On December 3, dancer Kulwinder Kaur, was shot fatally at a wedding function. At the time of her death, she was performing as part of a four-member troupe in Maur Mandi, a suburb near Bathinda.
The initial news reports stated that her shooter had made attempts to join the dancers on stage before being turned away. When he couldn’t join them, he gunned down Kaur in frustration.
An FIR was registered under Section 302 (murder) and other relevant provisions of the Indian Penal Code and the Arms Act. The FIR by Harjinder Singh, husband of the deceased, states that at least two men were carrying firearms, the one who possessed the .12 bore caused her death. The other person had a revolver on him.
“The men, four-five in number, were making advances towards the girls on the stage, and when we stopped them from climbing the stage, one of them fired the shot directly into the head of my wife,” the report reads.
Harjinder Singh also said Kaur was pregnant at the time. An autopsy report proved otherwise, although a gynaecologist at Bathinda’s Romana clinic claims Kaur had visited her on November 24, as an antenatal case.
By the next morning, the video of Kaur being gunned down had gone viral on social media. Although initial news reports carried conflicting details of her age, they all maintained that she had been murdered.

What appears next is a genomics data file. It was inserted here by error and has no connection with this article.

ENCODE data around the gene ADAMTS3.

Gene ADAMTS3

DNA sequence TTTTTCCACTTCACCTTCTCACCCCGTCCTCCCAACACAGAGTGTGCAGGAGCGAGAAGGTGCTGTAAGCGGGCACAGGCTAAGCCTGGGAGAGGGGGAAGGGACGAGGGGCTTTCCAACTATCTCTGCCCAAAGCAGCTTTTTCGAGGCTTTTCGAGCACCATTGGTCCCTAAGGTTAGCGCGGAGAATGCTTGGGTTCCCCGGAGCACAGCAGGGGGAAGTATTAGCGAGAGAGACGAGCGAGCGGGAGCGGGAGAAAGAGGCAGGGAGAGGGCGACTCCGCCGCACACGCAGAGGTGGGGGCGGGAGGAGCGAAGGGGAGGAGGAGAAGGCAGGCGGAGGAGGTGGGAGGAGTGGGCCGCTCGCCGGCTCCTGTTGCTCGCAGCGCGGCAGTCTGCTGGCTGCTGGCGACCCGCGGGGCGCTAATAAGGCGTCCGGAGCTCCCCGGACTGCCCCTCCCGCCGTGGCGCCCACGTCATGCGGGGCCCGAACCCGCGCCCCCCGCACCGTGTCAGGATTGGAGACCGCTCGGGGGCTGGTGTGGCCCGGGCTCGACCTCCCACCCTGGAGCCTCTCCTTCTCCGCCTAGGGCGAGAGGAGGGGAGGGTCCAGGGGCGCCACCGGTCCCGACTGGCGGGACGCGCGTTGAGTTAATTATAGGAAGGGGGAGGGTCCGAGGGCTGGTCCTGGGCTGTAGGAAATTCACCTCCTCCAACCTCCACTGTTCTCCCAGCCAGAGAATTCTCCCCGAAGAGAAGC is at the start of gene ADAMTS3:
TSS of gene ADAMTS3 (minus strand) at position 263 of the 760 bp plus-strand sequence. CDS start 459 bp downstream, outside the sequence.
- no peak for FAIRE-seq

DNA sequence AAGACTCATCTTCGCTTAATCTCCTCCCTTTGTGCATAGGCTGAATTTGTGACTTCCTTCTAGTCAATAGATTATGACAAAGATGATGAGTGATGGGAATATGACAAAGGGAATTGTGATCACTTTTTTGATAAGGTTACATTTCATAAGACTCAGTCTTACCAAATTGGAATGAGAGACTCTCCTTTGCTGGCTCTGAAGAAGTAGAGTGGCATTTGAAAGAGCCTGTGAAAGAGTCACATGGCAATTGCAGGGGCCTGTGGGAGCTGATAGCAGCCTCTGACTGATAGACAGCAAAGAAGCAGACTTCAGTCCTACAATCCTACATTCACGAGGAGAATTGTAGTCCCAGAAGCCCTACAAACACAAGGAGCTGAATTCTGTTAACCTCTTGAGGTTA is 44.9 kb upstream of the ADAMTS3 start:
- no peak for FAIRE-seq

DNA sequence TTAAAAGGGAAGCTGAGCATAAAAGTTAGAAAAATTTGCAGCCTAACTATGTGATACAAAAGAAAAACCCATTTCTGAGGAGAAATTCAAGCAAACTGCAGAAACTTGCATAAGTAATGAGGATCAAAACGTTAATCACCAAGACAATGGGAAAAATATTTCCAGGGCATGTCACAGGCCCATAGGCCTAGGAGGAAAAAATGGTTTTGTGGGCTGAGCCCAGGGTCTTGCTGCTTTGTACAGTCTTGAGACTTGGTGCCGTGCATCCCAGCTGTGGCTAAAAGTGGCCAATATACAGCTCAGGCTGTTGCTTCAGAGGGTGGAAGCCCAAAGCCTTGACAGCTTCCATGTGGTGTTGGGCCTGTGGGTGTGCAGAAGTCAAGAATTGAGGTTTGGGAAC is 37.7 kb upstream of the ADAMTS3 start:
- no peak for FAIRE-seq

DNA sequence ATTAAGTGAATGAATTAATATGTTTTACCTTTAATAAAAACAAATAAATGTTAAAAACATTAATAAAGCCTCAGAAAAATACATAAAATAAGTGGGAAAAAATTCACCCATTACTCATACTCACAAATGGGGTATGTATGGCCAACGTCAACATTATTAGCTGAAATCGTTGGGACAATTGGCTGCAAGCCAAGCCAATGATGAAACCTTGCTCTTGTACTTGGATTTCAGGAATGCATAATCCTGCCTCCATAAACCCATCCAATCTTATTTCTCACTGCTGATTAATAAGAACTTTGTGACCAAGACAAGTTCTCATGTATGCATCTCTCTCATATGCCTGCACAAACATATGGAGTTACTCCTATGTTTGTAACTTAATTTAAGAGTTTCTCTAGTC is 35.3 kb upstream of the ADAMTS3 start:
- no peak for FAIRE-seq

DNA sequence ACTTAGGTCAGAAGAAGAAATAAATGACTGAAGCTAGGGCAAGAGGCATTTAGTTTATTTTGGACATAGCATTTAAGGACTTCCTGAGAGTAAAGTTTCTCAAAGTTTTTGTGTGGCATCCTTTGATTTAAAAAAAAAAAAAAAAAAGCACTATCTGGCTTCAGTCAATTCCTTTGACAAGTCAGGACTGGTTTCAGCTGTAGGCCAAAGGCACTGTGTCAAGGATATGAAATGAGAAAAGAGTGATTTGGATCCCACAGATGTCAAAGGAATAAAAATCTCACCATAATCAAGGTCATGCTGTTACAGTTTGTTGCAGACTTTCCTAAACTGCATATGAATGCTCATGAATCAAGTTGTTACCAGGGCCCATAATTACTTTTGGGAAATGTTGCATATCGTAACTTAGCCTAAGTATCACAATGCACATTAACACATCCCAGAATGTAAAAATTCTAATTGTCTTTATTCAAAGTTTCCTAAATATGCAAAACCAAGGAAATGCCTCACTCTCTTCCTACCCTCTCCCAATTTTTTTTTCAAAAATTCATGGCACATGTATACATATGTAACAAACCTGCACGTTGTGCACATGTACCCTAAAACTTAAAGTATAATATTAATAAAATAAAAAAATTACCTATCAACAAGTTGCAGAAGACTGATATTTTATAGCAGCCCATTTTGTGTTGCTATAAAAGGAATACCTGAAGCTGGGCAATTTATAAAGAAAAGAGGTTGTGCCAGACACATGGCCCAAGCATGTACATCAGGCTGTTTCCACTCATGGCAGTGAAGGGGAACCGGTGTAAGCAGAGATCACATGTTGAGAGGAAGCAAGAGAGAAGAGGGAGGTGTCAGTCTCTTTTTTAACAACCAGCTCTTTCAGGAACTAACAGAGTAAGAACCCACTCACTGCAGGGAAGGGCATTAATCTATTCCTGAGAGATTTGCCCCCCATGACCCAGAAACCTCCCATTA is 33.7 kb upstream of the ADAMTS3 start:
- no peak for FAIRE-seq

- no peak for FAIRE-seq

Following the incident, Punjab deputy chief minister and home minister Sukhbir Singh Badal asked the Director General of Police to ban arms at marriage functions. Then as time passed, something strange began to happen, every news item that appeared stated that the girl had been a victim of an “accidental shooting”. The police too are referring to the case as celebratory shooting gone wrong, an accident.
All murder cases have conflicting reports until a coherent narrative is established by the investigating authorities. The narrative for Kaur’s death has been established by the state, despite her family claiming otherwise.
Of the four accused, two have been arrested - Lucky Goel aka Billa, and Sanjay Goel, the son of former Akali councillor Vijay Goel.
In the meantime, the family has given up and is trying to demand a compensation of Rs 20 lakh and a government job for the next of kin.
When have the rich and powerful not stood up for each other?
This case takes one back to the gory April night 17 years ago when Jessica Lal was shot dead. Then too, by an inebriated, entitled son of a politician who thought he could get a drink by firing a bullet in the air. When she refused, he shot her and fled the scene.
He was acquitted at first and only sentenced to life-imprisonment after an appeal in the Delhi High Court. There was massive public outrage and media coverage then.
What hope can Kaur’s family have from a system that has already decided to take a safer narrative than call the incident out for what it is - a senseless act of violence. A murder.